More than 200 private landowners from across the country gathered in Bangor Thursday to talk about conservation and how they can collaborate to protect wildlife while also expanding commercial forestry.
Finding a balance between conservation economic interests remains a big challenge, but stakeholders from both sides say there’s room for middle ground.
One place for middle ground is a conservation easement. Typically purchased from or donated by a landowner, easements extinguish development rights and protect public access, but they also allow the same landowner to continue to farm or cut the land.
During the Private Lands Partners Day conference, Lisa Pohlmann, executive director of the Natural Resources Council of Maine, said Maine currently protects about 20 percent of private lands through easements or other agreements. She said increasing that percentage remains a challenge as landowners consider development and other restrictions.
“Private landowners, particularly the large private landowners, obviously have economic interests — they own big swaths of land, mostly in the North Woods, and they’re interested in making a profit,” she said.
Jim Robbins, whose family company manages about 28,000 acres of land in the Searsmont area and in the Nicatous Lake region of northern Hancock County, said stricter regulations governing the use of the property can dramatically increase the value of an easement. And he said that’s an advantage for landowners who can use the money to defray lumbering costs on other portions of the property.
“We’re very much in favor of conservation easements — in fact, we did the first really big conservation easement in the state of Maine back in 1999,” he said. “We put a conservation easement on 23,000 acres around Nicatous Lake and west lake and since then we’ve done three smaller conservation easements, one on the Union River and then one in Appleton and one in Warren, Maine.”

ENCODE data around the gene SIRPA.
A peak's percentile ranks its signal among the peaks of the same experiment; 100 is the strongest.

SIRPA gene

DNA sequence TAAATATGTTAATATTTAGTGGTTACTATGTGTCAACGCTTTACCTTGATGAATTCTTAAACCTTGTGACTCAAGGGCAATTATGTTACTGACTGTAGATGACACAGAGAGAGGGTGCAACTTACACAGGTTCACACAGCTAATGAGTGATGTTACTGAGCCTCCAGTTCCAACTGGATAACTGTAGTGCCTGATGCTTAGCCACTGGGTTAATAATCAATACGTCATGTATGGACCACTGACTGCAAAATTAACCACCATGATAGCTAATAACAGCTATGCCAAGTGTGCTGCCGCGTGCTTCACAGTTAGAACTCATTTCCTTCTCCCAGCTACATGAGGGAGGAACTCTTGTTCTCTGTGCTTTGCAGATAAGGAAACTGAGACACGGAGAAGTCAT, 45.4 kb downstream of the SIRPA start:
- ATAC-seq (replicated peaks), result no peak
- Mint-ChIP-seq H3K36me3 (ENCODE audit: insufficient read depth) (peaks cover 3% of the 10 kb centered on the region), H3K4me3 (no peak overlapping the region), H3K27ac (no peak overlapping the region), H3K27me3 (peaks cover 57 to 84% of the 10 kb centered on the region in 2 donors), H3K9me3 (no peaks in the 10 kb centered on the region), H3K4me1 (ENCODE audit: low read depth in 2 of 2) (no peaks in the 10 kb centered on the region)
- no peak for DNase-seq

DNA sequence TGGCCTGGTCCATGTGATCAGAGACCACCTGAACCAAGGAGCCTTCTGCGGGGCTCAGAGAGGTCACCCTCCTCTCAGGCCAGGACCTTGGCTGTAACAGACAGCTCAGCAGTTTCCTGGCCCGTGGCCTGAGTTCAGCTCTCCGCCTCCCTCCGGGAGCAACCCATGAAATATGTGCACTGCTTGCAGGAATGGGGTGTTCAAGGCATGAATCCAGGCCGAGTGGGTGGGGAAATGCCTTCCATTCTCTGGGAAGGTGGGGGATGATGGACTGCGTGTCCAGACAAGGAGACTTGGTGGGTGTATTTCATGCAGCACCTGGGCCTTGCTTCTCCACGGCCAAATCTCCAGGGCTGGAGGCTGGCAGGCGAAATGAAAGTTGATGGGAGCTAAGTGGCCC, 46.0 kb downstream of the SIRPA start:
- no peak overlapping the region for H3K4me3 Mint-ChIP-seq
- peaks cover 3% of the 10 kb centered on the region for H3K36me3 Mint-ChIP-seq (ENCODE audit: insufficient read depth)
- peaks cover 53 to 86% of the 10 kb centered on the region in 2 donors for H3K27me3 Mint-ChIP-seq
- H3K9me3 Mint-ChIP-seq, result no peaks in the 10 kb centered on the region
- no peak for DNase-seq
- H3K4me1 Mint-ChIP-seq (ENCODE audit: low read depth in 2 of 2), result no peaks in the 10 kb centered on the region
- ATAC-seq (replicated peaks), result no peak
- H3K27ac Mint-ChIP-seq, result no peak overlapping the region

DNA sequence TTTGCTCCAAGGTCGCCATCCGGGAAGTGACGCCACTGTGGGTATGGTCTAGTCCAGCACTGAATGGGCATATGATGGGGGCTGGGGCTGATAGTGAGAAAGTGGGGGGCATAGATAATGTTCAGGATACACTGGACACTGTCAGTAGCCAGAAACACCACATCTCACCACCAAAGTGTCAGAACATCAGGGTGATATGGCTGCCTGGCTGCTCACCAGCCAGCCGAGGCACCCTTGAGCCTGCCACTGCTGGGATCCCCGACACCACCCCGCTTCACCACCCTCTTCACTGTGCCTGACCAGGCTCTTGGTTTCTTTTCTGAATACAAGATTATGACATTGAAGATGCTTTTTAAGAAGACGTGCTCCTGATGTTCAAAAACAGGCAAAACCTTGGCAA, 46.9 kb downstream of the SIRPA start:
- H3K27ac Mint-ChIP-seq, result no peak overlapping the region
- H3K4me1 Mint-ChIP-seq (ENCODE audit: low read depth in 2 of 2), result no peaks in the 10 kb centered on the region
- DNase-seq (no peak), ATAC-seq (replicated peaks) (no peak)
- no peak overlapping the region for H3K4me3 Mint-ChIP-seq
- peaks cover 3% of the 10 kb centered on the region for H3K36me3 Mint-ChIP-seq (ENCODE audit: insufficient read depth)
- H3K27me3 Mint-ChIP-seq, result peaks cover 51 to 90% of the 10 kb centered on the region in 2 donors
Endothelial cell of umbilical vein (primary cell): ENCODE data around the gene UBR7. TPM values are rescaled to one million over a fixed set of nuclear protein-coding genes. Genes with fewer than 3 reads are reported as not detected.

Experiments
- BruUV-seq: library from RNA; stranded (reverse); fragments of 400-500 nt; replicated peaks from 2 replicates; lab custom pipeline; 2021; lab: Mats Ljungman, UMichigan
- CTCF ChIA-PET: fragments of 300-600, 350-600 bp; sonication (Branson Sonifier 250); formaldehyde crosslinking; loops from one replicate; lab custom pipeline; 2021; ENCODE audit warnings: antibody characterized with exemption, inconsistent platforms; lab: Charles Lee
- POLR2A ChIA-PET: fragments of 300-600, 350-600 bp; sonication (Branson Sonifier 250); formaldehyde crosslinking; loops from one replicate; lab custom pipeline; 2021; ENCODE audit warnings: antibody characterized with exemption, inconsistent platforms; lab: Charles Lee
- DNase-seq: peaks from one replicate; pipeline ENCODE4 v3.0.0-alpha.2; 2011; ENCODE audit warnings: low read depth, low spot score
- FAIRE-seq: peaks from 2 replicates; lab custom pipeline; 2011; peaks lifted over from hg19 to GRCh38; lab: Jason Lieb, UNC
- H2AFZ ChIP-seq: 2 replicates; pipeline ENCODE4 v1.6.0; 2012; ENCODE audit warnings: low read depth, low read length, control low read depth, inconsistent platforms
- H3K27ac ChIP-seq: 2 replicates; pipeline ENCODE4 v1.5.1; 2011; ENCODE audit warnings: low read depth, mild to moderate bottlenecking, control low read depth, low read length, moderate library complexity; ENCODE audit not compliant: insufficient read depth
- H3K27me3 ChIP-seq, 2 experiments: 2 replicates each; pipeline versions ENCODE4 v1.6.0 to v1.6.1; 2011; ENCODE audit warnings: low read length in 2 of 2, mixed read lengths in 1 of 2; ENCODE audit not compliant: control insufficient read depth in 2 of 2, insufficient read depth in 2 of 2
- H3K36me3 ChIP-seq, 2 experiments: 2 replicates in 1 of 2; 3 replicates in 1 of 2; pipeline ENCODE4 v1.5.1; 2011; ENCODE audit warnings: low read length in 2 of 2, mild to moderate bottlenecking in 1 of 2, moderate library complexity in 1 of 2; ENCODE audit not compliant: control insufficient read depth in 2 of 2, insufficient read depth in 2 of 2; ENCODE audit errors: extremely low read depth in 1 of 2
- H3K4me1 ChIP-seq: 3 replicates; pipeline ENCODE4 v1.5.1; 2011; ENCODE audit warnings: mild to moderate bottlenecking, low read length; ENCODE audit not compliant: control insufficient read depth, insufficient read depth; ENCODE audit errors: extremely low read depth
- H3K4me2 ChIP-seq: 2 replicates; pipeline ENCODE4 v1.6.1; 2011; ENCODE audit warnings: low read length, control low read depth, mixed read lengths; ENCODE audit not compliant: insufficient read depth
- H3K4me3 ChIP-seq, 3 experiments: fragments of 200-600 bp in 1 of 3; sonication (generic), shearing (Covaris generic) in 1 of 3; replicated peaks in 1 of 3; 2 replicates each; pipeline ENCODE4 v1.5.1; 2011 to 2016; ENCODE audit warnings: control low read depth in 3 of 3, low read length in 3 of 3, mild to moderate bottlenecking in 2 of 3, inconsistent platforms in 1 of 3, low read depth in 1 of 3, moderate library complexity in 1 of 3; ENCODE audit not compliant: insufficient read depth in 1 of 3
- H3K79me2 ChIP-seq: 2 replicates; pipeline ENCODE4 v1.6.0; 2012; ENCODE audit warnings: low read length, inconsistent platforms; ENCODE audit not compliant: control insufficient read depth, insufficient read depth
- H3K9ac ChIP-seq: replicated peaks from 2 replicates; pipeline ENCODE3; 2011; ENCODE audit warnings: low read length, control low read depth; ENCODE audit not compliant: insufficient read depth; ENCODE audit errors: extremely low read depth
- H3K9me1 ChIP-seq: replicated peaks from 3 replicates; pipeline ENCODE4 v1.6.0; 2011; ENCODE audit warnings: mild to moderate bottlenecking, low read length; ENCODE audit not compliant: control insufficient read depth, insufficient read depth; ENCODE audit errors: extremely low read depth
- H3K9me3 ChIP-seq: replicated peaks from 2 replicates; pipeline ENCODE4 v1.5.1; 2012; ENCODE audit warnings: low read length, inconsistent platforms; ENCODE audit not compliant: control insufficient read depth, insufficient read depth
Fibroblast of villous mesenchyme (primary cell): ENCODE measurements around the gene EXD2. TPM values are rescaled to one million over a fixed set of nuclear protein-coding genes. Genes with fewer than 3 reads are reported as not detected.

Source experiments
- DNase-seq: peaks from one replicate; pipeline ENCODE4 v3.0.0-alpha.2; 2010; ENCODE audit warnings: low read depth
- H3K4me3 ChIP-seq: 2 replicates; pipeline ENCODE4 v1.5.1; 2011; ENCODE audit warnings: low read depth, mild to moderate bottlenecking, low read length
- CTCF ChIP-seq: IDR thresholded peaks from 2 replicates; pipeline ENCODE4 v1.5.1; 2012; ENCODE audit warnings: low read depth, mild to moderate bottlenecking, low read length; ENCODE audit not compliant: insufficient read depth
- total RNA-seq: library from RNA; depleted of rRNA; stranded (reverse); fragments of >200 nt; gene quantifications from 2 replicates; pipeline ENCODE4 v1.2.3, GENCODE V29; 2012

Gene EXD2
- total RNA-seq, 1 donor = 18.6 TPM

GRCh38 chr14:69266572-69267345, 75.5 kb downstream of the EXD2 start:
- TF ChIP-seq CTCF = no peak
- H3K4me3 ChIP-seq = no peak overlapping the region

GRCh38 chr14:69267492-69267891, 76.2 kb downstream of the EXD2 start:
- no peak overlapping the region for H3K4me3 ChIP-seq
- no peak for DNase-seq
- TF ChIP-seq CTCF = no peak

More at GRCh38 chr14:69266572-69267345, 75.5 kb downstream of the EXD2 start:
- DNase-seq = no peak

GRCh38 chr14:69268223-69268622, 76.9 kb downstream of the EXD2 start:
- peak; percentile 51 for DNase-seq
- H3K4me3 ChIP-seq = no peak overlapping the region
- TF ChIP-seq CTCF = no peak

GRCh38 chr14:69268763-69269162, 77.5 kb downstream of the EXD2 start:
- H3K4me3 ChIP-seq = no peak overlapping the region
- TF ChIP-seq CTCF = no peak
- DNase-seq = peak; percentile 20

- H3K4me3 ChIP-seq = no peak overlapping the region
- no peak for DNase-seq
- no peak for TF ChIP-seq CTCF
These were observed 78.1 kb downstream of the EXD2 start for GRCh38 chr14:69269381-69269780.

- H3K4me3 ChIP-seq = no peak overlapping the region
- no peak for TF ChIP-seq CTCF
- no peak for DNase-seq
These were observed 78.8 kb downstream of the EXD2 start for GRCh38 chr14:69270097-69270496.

While many landowners and timber harvesters support public access to their properties through easements and other mechanisms, others remain leery, in part because of outdoor enthusiasts who don’t respect private property.
“It doesn’t take very much to destroy a road during the spring season, and if you’re a small landowner with a pickup truck or an ATV that goes down your road in mud season when everyone else is off the road, you do quite a bit of damage,” said Patrick Strauch, executive director of the Maine Forest Products Council, who works with private landowners to try to balance competing interests. “That liability, that environmental liability, for putting sediment into a stream, also stays with the landowner.”
The Private Lands Partners Day event held in Bangor is the 10th such workshop to be held nationally and is dedicated to community-based conservation efforts.